A commitment to exercise results in discipline

The larger the group, the worse the conversation

Our short-lived explorations into lifestyle

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Richard Branson said in an interview that the one trait or behaviour that has made him successful was a commitment to daily exercise. At first glance, I found this nonsensical, but as I have made my own commitment to daily exercise, I have gained a larger appreciation for what he mean’t. Exercise behaves like a keystone habit, if you can get it right, everything else falls into place a little better.

The first thing I noticed is that I got over my fair-weather runner tendencies. I have during beautiful sunny days and during thunderstorms, I did not let the weather (circumstance) prevent me from getting my workout in. The sense of accomplishment I get from this, and from building a streak of days when I have run has been tremendously motivating. Given that I do my runs in the morning, it the energy I get post-run fuels me for the rest of the day. I feel like I could do anything, and I often do.

Alongside the energy, I live off the endorphin-fuelled runners high that never fails to brighten the outlook of my day. Even if I were to accomplish nothing else that day, I will go fall asleep satisfied that I made no excuses completed my exercise for that day. That, however, is a rare exception. What has happened more often than not is that I dive straight into the rest of my morning routine which involves some journalling, writing, and meditation. This then sparks what I’ll do for the rest of my day.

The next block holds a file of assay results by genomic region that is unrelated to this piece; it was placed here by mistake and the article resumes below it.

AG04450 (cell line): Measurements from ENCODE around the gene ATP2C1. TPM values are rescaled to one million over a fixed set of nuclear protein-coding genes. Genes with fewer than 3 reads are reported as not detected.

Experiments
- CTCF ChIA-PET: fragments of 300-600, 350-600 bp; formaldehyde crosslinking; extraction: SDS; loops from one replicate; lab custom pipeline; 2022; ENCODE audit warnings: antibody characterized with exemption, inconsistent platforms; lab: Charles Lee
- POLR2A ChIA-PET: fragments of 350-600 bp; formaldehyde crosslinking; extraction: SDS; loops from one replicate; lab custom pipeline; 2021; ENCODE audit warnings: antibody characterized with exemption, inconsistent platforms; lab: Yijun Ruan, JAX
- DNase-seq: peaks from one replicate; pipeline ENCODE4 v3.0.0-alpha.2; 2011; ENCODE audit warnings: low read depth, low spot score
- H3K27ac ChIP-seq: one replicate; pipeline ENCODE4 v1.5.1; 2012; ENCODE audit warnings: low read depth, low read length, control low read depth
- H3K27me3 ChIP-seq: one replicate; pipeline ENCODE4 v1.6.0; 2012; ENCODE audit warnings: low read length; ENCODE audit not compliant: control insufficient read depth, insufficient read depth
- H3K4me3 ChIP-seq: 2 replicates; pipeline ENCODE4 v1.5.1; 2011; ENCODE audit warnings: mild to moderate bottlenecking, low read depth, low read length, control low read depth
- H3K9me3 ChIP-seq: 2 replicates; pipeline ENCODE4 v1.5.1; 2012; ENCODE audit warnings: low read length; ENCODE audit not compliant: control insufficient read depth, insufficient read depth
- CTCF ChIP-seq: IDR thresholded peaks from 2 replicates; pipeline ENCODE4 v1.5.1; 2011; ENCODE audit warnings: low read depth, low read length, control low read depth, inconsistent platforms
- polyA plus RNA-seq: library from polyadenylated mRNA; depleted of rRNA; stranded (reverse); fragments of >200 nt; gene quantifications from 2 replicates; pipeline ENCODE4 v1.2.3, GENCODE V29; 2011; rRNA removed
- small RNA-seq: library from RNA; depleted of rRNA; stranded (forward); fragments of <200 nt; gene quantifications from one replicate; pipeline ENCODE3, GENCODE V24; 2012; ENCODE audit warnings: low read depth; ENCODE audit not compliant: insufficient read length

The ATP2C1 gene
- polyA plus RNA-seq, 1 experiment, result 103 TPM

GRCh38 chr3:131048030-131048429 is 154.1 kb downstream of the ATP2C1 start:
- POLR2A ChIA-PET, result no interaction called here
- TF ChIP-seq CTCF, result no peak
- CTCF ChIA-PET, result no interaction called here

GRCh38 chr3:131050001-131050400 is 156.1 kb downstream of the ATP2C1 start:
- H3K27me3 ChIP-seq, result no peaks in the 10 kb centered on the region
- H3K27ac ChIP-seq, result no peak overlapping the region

I don’t know that I’ll be starting multi-billion dollar empires anytime soon, but I am grateful to be able to finally understand why so many people I admire prioritise working out. Even though I have listened to its benefits from others a million times over, lived experience turns out to be the most impactful teacher.

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